Pictured: A U.S. Forest Service map, showing the project area (red) for logging plan, with identified areas (green) that are “suitable for wildlife” and a “buffer zone” (purple), uploaded to project website on Aug. 6, 2020. 

by Kimberly Rivers

Kimberly@vcreporter.com

The comment period for the Reyes Peak Forest Health and Fuels Reduction Project, a controversial federal logging plan in the Pine Mountain area of Los Padres National Forest, ends on Aug. 14 and has garnered over 10,000 comments from local individuals, indigenous tribes, businesses, elected officials and organizations. 

“Our primary concern is the project’s lack of attention and near total insensitivity to the potential impact to Chumash cultural values and resources,” said Julie Tumamait-Stenslie, chair of the Barbareño/Ventureño Band of Mission Indians, in a comment letter submitted regarding the project. “The project description’s half-page ‘Heritage’ section makes no reference at all to any field survey for cultural resources and no engagement of Chumash interests and concerns.”

Hiking trail in the Pine Mountain area. Photo by David Lockeretz.

A map posted to the project website by the Forest Service on Aug. 6 demonstrates that the federal government does not consider the project area as “suitable” for wildlife. 

“I understand the U.S. Forest Service’s own assessment of potential and existing fuel breaks in the southern Los Padres National Forest ranks this project as 118 out of 163 in terms of priority. Given the project’s low priority, it is unclear to me why this project has been selected to bypass complete environmental analysis,” said Rep. Julia Brownley of California’s 24th Congressional District, where thousands of Pine Mountain advocates live.

The project has been fast tracked and a full environmental study normally required under the National Environmental Policy Act (NEPA) has not occurred. Over a third of the project area is covered by the Central Coast Heritage Protection Act (H.R. 2199), which was approved in a bipartisan vote by the House of Representatives on Feb. 12, 2020. The bill is awaiting a vote by the Senate. The area is also under consideration for further protection under the National Defense Authorization Act, slated for conference committee review in the coming weeks.  

The project is touted by the National Forest Service as a way of preventing destructive wildfires by reducing fuel loads and creating safe places for crews to fight wildfires, and would allow contracted companies, including logging companies, to remove trees up to five feet in diameter if they are deemed a safety hazard or have the native dwarf mistletoe, a parasitic member of the ecosystem. The plan would include fire roads and when in process would see large trucks transporting removed vegetation and lumber from the site.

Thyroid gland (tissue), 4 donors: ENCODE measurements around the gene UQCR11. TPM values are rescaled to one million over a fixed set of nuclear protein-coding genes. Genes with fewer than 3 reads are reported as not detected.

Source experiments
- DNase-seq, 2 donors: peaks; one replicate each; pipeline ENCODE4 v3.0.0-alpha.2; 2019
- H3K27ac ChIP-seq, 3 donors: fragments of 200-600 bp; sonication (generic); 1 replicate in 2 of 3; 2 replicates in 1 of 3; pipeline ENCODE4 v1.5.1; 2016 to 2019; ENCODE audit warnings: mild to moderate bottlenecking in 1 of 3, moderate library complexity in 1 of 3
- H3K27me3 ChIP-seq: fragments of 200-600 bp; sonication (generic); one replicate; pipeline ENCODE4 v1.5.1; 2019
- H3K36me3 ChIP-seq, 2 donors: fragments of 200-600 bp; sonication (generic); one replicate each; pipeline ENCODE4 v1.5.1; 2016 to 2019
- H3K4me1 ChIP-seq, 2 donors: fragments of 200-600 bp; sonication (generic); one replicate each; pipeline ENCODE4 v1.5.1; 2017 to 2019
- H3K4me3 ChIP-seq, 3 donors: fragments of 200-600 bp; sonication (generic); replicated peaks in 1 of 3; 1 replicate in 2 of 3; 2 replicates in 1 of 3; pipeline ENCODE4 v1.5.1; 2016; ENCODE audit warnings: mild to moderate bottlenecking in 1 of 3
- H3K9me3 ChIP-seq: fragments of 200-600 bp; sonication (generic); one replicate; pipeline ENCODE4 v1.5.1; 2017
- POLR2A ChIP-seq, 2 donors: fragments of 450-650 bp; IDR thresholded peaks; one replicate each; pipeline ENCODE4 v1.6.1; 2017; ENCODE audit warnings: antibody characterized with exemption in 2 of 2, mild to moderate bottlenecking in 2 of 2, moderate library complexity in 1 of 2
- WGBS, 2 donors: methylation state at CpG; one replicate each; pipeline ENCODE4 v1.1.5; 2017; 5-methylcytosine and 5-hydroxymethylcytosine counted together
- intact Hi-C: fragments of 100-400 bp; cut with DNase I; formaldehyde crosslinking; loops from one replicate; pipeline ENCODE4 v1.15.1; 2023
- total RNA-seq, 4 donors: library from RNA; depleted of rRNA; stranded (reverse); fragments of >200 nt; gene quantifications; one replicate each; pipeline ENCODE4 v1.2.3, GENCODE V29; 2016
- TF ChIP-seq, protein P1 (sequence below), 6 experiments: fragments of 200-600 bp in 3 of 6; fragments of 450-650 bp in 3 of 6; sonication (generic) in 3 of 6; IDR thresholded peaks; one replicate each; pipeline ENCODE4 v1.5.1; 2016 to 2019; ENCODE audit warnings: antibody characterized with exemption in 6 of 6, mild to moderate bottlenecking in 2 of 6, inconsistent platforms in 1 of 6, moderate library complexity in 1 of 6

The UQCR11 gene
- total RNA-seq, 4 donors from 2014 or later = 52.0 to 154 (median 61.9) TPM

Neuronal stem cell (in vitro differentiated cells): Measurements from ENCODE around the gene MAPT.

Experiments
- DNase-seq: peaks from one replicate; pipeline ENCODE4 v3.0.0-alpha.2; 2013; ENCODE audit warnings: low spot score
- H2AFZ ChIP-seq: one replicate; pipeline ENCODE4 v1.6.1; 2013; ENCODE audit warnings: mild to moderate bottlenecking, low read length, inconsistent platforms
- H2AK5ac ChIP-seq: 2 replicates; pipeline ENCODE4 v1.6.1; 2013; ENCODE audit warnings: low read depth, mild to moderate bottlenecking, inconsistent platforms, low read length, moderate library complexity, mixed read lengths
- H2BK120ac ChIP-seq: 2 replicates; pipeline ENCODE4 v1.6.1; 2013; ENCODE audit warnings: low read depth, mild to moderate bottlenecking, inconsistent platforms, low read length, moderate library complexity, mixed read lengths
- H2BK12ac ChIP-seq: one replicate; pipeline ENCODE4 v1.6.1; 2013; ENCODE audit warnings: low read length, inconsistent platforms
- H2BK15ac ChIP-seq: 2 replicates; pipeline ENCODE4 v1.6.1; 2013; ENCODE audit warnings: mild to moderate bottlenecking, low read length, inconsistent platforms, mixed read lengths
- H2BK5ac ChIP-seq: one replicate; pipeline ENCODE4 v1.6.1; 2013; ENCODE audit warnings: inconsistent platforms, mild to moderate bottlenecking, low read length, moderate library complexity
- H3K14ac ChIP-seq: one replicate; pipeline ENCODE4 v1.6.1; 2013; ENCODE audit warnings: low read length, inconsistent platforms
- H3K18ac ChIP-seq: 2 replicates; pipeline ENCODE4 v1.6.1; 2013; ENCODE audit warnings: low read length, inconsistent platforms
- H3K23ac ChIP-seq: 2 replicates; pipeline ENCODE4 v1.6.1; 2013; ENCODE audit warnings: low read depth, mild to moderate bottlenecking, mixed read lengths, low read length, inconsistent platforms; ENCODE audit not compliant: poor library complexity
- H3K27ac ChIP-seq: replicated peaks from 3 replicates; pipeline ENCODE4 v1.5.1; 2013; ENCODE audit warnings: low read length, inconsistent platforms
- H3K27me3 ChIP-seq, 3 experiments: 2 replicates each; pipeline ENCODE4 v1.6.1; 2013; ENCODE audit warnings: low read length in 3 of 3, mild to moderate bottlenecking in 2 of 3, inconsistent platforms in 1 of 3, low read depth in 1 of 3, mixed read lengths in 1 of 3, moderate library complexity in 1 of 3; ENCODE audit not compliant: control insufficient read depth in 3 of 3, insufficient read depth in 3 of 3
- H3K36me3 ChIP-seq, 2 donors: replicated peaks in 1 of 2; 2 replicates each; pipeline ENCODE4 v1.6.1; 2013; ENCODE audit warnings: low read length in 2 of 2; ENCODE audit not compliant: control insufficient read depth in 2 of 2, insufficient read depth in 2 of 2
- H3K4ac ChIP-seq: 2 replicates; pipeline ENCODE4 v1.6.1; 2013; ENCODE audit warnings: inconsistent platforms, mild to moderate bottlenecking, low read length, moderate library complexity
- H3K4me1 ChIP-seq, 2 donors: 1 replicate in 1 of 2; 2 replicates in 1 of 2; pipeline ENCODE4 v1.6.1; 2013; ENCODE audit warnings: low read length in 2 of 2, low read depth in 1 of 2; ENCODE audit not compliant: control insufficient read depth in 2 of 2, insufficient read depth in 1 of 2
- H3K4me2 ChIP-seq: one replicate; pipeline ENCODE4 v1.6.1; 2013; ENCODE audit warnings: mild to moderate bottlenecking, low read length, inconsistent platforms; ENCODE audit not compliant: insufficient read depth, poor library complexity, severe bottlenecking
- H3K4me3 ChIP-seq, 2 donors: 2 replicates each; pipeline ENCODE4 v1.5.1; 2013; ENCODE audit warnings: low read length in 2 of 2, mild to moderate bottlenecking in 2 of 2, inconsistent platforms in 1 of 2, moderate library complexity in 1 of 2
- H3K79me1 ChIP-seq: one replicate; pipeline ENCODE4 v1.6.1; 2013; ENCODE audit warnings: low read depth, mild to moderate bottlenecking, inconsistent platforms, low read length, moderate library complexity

“The area’s natural fire history has actually been insignificant for many hundreds of years,” stated Alasdair Coyne, founder of Keep Sespe Wild, in a comment letter. He points out that evidence on the land shows that the area does not burn as frequently as the forest service says it does, and he decries the touted purpose of reducing fire fuel in the area, saying the plan is based on old data gathered from small areas. Coyne said the forest service is incorrectly relying solely on the diameter of trees, when instead the quantity of growth rings in fallen trees in the area should be surveyed to determine the true age of the trees in the project area. He explains “…the larger 24-inch-diameter conifers proposed by Los Padres National Forest planners for removal are actually old-growth trees.”

The 755-acre project area in Ventura County’s backcountry is a popular outdoor recreation area for camping and hiking.

“Once trees are cut and the landscape is scarred by a project like this, the wilderness quality of the place is ruined,” said Rebecca August, advocacy director with Los Padres ForestWatch, highlighting that a large portion of the project area remains in its natural state and that this might be the final opportunity for public input. “We hope that those who have not yet spoken make their voices heard before it’s too late.”

Comments can be submitted online by Aug. 14 at:  cara.ecosystem-management.org/Public//CommentInput?Project=58012